Interest Rate Roundup: March 26, 2009

Here's a look at the state of interest rates on five common consumer banking products and the latest rates from's weekly national survey of large banks and thrifts conducted March 25, 2009.


Rate: 5.19 percent (30-year fixed) Average Points: 0.42

Mortgage rates slid to a new record low in the weekly Bankrate survey.

The average 30-year fixed-rate fell 10 basis points, to 5.19 percent. A basis point is one-hundredth of a percentage point.

This week's rate sank below the previous all-time Bankrate low of 5.28 percent on both June 11, 2003, and Jan. 14 of this year.

Rates fell sharply after the Federal Reserve's March 18 announcement that it plans to buy an additional $750 billion in mortgage-backed securities. Previously, the Fed had committed to buying $500 billion in these securities, bringing the purchase total to $1.25 trillion.

This week's average 15-year fixed-rate -- a popular option for refinancing -- fell 6 basis points, to 4.8 percent.

The average jumbo 30-year fixed plunged 22 basis points, to 6.66 percent.

Adjustable-rate mortgages also fell this week. The one-year adjustable-rate mortgage dropped 18 basis points, to 5.3 percent. The popular 5/1 ARM slipped 3 basis points, to 5.21 percent.

Mortgage loan application activity boomed for the third consecutive week, according to the Mortgage Bankers Association. For the week ending March 20, applications climbed a seasonally adjusted 32.2 percent compared to a week earlier.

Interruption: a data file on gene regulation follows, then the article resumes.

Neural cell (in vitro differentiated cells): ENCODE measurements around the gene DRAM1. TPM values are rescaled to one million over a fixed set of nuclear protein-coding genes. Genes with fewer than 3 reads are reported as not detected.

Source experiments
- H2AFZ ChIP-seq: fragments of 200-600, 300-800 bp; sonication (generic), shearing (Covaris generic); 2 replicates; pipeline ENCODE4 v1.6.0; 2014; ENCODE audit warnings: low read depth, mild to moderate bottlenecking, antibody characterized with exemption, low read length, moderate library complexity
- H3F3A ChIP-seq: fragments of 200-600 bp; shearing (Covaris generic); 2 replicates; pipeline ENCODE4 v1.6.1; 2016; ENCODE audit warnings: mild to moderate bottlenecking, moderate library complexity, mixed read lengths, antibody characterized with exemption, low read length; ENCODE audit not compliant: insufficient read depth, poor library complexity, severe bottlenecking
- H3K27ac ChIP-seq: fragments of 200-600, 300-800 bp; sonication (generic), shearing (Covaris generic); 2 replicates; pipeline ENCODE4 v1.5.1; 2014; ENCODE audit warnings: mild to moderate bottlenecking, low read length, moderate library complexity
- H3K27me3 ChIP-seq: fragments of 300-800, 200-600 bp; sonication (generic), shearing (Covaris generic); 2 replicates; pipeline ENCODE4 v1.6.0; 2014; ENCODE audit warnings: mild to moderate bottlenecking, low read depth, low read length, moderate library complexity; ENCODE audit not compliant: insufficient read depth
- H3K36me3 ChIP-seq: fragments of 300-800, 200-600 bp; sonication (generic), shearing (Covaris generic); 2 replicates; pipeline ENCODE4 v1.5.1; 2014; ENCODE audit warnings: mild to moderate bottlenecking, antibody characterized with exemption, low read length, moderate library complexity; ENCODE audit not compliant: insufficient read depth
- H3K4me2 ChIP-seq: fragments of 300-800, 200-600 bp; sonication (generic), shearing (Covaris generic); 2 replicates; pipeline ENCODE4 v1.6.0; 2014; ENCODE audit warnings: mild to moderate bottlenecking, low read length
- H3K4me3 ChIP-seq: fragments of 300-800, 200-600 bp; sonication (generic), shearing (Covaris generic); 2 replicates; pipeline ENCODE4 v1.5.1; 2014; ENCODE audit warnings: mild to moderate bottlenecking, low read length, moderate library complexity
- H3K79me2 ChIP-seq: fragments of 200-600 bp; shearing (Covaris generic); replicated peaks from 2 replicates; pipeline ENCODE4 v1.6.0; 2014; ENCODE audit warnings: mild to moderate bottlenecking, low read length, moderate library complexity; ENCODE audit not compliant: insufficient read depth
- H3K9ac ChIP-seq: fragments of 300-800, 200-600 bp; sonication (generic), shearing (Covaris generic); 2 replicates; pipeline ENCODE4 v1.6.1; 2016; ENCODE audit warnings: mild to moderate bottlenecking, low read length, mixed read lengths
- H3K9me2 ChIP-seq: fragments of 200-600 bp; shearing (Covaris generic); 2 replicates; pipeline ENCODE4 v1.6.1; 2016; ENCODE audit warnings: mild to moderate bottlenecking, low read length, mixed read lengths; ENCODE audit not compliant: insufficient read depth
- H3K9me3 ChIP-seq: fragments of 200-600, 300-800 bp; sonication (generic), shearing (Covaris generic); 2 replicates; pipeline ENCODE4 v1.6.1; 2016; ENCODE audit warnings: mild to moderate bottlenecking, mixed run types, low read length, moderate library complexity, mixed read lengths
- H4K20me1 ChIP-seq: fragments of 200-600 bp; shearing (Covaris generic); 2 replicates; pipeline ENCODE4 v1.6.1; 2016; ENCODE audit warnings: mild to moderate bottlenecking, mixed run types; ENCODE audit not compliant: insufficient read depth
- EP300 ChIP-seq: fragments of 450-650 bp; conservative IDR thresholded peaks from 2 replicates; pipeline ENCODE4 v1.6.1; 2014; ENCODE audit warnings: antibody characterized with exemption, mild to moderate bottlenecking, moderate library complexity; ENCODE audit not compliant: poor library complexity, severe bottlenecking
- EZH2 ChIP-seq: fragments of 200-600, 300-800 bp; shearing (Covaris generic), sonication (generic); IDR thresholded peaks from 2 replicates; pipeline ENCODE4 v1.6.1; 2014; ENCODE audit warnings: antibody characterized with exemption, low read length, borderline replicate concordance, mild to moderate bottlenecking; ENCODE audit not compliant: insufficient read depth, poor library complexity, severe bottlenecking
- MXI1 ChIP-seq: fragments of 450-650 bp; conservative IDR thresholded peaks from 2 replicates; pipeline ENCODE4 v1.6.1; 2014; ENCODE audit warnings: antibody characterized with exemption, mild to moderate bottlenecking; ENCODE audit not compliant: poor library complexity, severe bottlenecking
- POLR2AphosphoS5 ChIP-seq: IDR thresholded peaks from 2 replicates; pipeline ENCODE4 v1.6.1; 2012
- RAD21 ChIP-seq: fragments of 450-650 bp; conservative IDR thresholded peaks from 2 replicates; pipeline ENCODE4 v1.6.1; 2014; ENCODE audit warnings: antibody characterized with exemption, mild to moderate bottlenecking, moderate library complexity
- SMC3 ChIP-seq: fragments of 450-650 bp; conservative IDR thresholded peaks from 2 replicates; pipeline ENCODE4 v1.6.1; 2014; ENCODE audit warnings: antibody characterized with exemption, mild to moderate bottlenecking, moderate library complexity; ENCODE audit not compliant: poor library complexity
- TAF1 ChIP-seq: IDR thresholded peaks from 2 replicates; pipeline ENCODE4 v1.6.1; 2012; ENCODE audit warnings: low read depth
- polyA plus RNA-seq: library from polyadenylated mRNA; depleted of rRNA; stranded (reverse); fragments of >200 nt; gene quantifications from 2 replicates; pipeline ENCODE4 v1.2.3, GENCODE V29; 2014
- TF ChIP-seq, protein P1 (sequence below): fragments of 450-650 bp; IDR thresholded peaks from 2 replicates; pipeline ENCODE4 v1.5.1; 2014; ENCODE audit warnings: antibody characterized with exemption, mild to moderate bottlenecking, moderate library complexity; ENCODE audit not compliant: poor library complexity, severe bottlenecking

Refinancing activity surged by 41.5 percent, while applications for new purchases were up 4.2 percent.

The surge in refinancing activity has caused the MBA to increase its 2009 mortgage origination forecast to more than $2.78 trillion. That would make this year the fourth highest for originations, behind only 2002, 2003 and 2005, according to the MBA.

The MBA also noted that 2009 originations would be made up "almost entirely" of Fannie Mae- and Freddie Mac-eligible loans, or loans eligible for FHA insurance. By contrast, earlier recent periods of high originations included large amounts of subprime and jumbo loans.

In other mortgage news, several indicators offered fresh hope for the beleaguered housing market. January housing prices rose nationally by 1.7 percent, the first increase in 10 months, according to the Federal Finance Housing Agency.

Meanwhile, February sales of existing homes rose 5.1 percent, according to the National Association of Realtors. It was the biggest monthly jump in six years.

Sales of new homes also were up in February, rising 4.7 percent, according to the U.S. Commerce Department. The increase was a turnaround from January, when sales fell to a record low. February's increase also was the first rise in new home sales since July 2008.

To find and compare mortgage rates in your area, visit Bankrate's interactive search tool.

-- Chris Kissell



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